On Interracial Marriage in China

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As many of you know, my lovely wife Michelle is Caucasian, and I am not. Interracial marriages (esp. Asian/Caucasian) are not at all uncommon on the West Coast of the US, although ones where the husband is non-white are less common. In Seattle, we occasionally bump into surprises where people don't think Michelle looks like a "Chor" or don't guess we're together, but by and large it's not a big deal. In other parts of the US, we draw stares occasionally but it's not a big deal these days (twenty years ago it was a little different with open staring when we were outside the West Coast.)

Here in China, however, while the white dude/Chinese wife combo is not odd, our particular combination is very rare. This has lead to a surprisingly common phenomenon: everyone thinks I'm Michelle's driver. I guess this isn't surprising since it's not an uncommon sight to see a Caucasian expat woman out shopping with her Chinese driver (who translates, carries bags, etc. – much the same as my responsibilities when we go shopping).

Still, it caught us by surprise the first time a shopkeeper asked if I was her driver. People often think Michelle is kidding when she replies (in Chinese) that I'm her husband. Even kids think this; at the kids' international school, one of their classmates asked if I was their driver. ("Only in the US" was the right reply.)

Most recently, however, I was invited into the Chinese driver club. When we were in Xian last weekend (to see the Terracotta Warriors), our family and two friends took a pair of cabs from the airport. Just outside the airport they pulled over, and the other driver came over to our car. He leaned in and said, "Shifu, let's make a deal…" ("Shifu" means master; it's the title used for drivers.) He went on to say (in Chinese of course), "Hey, we're all drivers here. We want to turn off the meter so our boss doesn’t see this fare. We'll give you a good deal, and we get to keep some money." It took me a second to realize what was going on. Unfortunately, I wasn't quick enough on my feet. As Michelle suggested later, I should have asked for a cut.

Of course, I shouldn't complain. Until 1967, anti-miscegeny laws (laws prohibiting interracial marriage and/or sexual relations) were still in effect in sixteen US states; worse, it took until 1998 and 2000 before the last two states (South Carolina and Alabama, respectively) removed the last such provisions from their state constitutions (and then barely in Alabama). I guess these cases of mistaken identity beat not being married to Michelle or having the police barge into our bedroom (like they did with the Lovings, whose case resulted in the US Supreme Court ended all anti-miscegeny laws in the US. It seems like there are parallel lessons that should be applied today to other cases. We're so dumb sometimes.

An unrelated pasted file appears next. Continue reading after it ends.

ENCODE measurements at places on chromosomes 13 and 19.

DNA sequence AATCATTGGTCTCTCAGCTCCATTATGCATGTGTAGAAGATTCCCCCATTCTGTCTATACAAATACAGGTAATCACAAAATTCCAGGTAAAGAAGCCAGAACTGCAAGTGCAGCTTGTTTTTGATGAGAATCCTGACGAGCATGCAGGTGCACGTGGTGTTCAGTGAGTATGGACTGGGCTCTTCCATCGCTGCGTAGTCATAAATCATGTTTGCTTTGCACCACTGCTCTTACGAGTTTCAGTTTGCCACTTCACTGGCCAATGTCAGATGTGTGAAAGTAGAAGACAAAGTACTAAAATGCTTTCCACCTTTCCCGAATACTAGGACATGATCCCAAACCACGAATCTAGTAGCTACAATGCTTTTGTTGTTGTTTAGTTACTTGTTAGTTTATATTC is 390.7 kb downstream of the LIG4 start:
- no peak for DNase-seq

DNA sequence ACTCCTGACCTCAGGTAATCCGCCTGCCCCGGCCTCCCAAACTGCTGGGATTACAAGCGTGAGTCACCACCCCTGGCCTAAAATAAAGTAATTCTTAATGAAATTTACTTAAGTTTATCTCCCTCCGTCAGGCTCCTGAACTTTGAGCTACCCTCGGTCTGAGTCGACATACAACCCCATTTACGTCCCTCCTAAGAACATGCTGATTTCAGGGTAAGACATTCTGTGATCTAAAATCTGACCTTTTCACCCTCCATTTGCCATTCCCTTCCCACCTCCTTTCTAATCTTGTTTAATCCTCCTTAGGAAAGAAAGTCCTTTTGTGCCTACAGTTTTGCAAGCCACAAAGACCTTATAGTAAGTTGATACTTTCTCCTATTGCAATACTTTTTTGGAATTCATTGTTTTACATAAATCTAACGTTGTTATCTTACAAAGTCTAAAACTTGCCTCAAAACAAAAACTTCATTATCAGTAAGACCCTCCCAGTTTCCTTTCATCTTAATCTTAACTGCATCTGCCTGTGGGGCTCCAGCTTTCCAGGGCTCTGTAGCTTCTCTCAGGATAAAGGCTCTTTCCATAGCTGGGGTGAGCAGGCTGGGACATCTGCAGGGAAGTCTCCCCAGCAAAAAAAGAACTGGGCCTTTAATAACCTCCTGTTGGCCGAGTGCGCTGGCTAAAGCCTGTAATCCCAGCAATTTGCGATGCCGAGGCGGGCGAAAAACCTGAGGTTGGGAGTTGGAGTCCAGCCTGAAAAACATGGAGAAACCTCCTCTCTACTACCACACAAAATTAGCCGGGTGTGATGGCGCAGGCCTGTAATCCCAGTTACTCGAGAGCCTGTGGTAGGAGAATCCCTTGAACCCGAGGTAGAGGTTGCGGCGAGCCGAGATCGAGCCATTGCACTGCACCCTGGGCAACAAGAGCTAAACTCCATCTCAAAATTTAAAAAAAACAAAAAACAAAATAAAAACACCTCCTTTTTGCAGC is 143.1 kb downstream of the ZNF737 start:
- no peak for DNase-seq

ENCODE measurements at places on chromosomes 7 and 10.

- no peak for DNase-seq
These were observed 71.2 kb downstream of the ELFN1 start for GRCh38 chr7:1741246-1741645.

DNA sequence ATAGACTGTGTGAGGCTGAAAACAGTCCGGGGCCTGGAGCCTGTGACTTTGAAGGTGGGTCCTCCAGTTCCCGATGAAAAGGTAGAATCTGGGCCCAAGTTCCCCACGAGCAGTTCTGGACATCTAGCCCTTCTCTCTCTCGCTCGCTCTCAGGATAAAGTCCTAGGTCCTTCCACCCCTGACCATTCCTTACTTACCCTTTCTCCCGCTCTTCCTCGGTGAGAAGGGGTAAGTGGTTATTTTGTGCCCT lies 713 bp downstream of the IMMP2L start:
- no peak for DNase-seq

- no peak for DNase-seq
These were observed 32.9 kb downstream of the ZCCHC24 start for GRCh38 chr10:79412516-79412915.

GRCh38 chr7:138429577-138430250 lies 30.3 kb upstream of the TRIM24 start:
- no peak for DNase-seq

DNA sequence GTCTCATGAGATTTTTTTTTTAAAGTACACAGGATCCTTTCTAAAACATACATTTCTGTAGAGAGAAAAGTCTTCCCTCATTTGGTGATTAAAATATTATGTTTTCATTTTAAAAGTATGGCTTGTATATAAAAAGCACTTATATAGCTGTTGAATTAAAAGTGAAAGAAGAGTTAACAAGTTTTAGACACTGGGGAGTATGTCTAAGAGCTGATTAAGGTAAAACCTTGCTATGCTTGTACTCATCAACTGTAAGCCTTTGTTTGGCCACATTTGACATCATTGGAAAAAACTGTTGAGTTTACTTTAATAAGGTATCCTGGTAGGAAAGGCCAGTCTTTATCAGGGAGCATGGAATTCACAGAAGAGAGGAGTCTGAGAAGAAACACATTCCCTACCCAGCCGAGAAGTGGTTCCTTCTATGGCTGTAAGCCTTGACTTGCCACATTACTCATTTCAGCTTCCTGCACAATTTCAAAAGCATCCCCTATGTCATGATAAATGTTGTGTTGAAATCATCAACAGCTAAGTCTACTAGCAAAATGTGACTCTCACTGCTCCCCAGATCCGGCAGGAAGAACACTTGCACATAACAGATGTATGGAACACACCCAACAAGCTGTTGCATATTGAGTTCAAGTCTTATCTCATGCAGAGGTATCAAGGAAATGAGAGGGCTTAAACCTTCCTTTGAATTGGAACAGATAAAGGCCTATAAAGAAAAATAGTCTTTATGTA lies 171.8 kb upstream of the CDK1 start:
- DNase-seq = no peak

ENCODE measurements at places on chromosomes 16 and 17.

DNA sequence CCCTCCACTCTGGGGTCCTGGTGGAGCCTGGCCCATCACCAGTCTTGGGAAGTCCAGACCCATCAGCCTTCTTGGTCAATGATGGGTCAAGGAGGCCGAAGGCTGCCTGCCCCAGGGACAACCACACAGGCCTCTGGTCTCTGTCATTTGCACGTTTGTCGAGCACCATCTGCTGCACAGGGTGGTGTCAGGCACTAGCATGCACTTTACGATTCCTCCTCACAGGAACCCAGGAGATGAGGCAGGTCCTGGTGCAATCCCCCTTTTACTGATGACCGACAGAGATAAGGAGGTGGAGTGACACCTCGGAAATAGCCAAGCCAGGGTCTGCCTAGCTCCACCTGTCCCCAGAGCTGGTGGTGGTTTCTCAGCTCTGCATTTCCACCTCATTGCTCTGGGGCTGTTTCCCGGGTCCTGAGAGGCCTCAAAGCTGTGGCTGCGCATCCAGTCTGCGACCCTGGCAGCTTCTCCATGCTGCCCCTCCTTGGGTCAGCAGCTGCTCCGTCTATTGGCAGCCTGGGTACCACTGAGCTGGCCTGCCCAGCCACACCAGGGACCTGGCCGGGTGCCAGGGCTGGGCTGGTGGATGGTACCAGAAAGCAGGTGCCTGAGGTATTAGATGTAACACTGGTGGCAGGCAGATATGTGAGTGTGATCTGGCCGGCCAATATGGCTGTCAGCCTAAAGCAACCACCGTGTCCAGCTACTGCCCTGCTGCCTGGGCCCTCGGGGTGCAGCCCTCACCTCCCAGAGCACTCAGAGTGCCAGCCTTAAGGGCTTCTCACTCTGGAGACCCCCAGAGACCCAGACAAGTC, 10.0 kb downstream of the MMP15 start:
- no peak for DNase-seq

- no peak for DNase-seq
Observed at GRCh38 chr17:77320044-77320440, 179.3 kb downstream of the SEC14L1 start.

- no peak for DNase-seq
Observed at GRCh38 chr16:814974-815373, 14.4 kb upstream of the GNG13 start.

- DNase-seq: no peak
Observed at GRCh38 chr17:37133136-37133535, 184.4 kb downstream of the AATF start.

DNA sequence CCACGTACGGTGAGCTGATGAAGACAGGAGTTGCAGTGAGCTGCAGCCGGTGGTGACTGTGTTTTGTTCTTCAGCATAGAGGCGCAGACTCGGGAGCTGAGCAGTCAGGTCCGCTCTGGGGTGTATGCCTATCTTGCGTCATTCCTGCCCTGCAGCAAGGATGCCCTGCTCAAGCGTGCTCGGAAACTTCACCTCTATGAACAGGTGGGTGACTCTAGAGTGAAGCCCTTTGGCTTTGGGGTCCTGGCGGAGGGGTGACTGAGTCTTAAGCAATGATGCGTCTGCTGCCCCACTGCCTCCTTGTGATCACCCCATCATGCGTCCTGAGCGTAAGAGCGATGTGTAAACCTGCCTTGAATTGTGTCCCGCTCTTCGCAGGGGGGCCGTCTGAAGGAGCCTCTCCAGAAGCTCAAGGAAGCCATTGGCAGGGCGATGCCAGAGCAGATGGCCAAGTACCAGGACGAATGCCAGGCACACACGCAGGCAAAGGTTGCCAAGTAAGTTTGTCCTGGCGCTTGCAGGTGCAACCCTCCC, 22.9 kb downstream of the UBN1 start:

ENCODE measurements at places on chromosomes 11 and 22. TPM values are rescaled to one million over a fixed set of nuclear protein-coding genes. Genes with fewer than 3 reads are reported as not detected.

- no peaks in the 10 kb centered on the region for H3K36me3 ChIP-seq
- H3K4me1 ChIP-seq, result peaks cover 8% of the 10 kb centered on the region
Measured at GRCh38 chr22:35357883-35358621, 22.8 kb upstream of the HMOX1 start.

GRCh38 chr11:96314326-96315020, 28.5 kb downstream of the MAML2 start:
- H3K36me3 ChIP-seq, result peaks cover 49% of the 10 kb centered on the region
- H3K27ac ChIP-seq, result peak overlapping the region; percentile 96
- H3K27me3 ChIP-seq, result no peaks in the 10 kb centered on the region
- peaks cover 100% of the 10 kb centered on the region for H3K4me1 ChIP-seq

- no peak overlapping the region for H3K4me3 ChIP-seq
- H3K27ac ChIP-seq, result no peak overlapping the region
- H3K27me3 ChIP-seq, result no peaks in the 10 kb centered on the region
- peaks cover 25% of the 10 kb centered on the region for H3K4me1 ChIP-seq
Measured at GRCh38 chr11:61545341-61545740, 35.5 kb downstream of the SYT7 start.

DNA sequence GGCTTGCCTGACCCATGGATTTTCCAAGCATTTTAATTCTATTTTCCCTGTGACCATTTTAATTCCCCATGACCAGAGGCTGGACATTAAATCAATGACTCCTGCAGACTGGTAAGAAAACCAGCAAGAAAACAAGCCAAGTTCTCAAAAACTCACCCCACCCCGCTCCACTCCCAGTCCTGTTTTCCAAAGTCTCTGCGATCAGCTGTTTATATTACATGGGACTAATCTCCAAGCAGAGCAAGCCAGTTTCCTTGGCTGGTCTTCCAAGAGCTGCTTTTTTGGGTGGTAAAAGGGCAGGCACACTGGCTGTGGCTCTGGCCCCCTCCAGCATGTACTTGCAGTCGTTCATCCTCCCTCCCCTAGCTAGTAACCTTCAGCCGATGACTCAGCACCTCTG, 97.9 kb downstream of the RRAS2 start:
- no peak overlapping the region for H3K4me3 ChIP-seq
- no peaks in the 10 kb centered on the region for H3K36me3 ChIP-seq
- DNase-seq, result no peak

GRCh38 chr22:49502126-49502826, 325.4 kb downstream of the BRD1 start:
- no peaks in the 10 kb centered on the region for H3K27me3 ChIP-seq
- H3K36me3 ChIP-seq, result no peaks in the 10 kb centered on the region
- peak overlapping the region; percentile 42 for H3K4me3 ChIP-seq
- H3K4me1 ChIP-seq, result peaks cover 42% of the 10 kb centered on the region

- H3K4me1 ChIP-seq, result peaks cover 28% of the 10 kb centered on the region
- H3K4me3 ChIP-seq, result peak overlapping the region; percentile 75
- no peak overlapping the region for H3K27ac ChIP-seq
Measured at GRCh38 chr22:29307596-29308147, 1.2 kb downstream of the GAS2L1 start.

Anyway, Michelle and the kids think this whole thing is hysterical and have started calling me "Shifu". I'll have to start smoking by the car to complete the picture, I suppose.

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Tony S Reply

Try being gay and Asian and hold hands with a Caucasian/European person in the streets of Hong Kong! The locals look at you as if you got bugs on your head!

Seriously, I personally think this is bigotry. Several weeks ago, I was eating noodles in a small restaurant when I overheard a young Chinese couple belittling another couple sitting at the next table was chatting and eating happily because “they think the white man is taking the Asian woman for a ride” with no justification whatsoever. I was this* close of flipping the table!

Eric R Reply

Me and my wife have been married for 6 years now. She is Chinese and I am a white guy from LA. When I first visited her family in China about 6 years ago, when I was about 21, I had a similar experience... believe it or not. Her family is wealthy, and it was a widely known fact in the area they lived. One day I was moving one of their company vans for my father-in-law, when a kid asked him in a surprised tone "you have a white driver!" (in chinese of course). We all had a good laugh about this afterwards of course.

Also, people would stare at me like I was some kind of creature from another planet when I first visited China. Nowadays though, after the olympics and Expo ended, I am nothing special. Just another face in the crowd.

Point is, just hang in there. China is changing so quickly that you won't even remember this happened in 5-10 years.

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